The real adversary is not the Government. (I do not hold any brief on behalf of the Government.) The real competition is from China, South East Asia and other emerging economies. While we talk of cooperation between emerging economies, fact is that there is greater competition amongst themselves. 

If Chinese can make the goods at one fourth of the price that we in India make, the problem is that we are not innovative and competitive enough. Earlier we always claimed that China is a mystery, it is no longer so. We know about Chinese industry enough. And its competitiveness is for real. And they are competitive despite providing a better standard of living to their workers.

China can make cheaper toys and even cheaper toothpicks. We need to introspect as to why we cannot make these and other countless goods where high tech is not required at a competitive rate. 

What is missing are 1. innovation, 2. big vision and 3. risk taking.

More on these later.  

Saturday, July 27, 2013

Need for a new political party only for women

At different times there are new dividing lines in the society which define the political alignment. In the initial years after independence, the dividing line was Pro-Nehru vs. Anti-Nehru. Later it became Congress vs non-others. Then it was socialism vs right wing. Now it is UPA vs NDA. On policy front both are quite similar.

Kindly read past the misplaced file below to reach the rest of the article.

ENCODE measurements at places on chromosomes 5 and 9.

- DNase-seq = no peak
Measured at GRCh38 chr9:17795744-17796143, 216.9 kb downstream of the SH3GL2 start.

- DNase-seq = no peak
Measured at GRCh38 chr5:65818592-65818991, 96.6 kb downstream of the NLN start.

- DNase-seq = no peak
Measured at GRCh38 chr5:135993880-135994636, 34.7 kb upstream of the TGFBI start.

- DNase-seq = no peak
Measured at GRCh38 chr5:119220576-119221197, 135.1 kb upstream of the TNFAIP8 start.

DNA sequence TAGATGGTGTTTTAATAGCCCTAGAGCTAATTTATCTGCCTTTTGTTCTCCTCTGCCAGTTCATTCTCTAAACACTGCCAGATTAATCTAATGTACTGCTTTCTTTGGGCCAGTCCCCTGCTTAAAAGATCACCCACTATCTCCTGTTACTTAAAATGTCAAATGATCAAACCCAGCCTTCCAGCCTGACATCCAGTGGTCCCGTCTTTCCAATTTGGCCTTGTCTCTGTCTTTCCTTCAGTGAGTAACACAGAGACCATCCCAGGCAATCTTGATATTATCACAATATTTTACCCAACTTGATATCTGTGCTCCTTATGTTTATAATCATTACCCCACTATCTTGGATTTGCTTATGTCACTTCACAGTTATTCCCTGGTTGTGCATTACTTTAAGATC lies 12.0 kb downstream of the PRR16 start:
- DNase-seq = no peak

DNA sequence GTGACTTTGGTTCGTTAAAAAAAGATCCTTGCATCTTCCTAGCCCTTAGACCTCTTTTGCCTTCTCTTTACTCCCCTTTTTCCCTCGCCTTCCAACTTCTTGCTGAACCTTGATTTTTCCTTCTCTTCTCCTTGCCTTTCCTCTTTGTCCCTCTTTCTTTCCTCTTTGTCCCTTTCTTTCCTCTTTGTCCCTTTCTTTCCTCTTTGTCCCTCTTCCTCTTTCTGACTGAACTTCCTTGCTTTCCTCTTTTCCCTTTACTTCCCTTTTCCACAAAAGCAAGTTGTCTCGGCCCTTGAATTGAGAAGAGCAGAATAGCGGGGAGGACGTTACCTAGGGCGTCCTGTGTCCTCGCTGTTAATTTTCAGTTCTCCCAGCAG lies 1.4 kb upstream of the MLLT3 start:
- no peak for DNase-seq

The real dividing line today is Women vs Men. In order to create a society which gives the women their due share, I propose that there should be a party for the women only. If the women of India can unite, they do not need Women Reservation Bill. Without such reservation also, if most of the women vote for their own party, they will form the Government at Centre and State level. 

And I am dead serious about it. 

Monday, July 08, 2013

Are your new employees "job ready"?

Industry representatives have been demanding that the prospective employee should be job ready.

If you are employing a fresher straight from the college, polytechnic or ITI, your expectation is unfounded. A person coming out of the educational institution has to be career ready and not job ready. Today, a young person usually goes through 16 to 18 years of education. This education has to prepare him/her for next 30 to 40 years of career. Through these years this person will move from one job to another job even if he stays in the same organization.

Making the person "job ready" is the responsibility of the employing organization. Industrial organization have been trying to cut down on expenditure on training of fresh employees. If you want to do away with this expenditure, you have an option of employing only people with work experience. While you save on training expenditure, you have to pay a higher salary. Some of my clients pursue this policy and have no complaints. Only organizations of certain type and certain size can pursue this policy. For larger organizations, this may not work.

In order to achieve the objective of 1. reducing cost and 2. reducing time period in which the employee becomes productive, employers should tie up with the educational institutions and in last six months of education of prospective employee, they should provide inputs which bridge the gap perceived by them. 

General complaints and innuendos would not help. Let us adopt the attitude, "If we have a problem, let us solve it."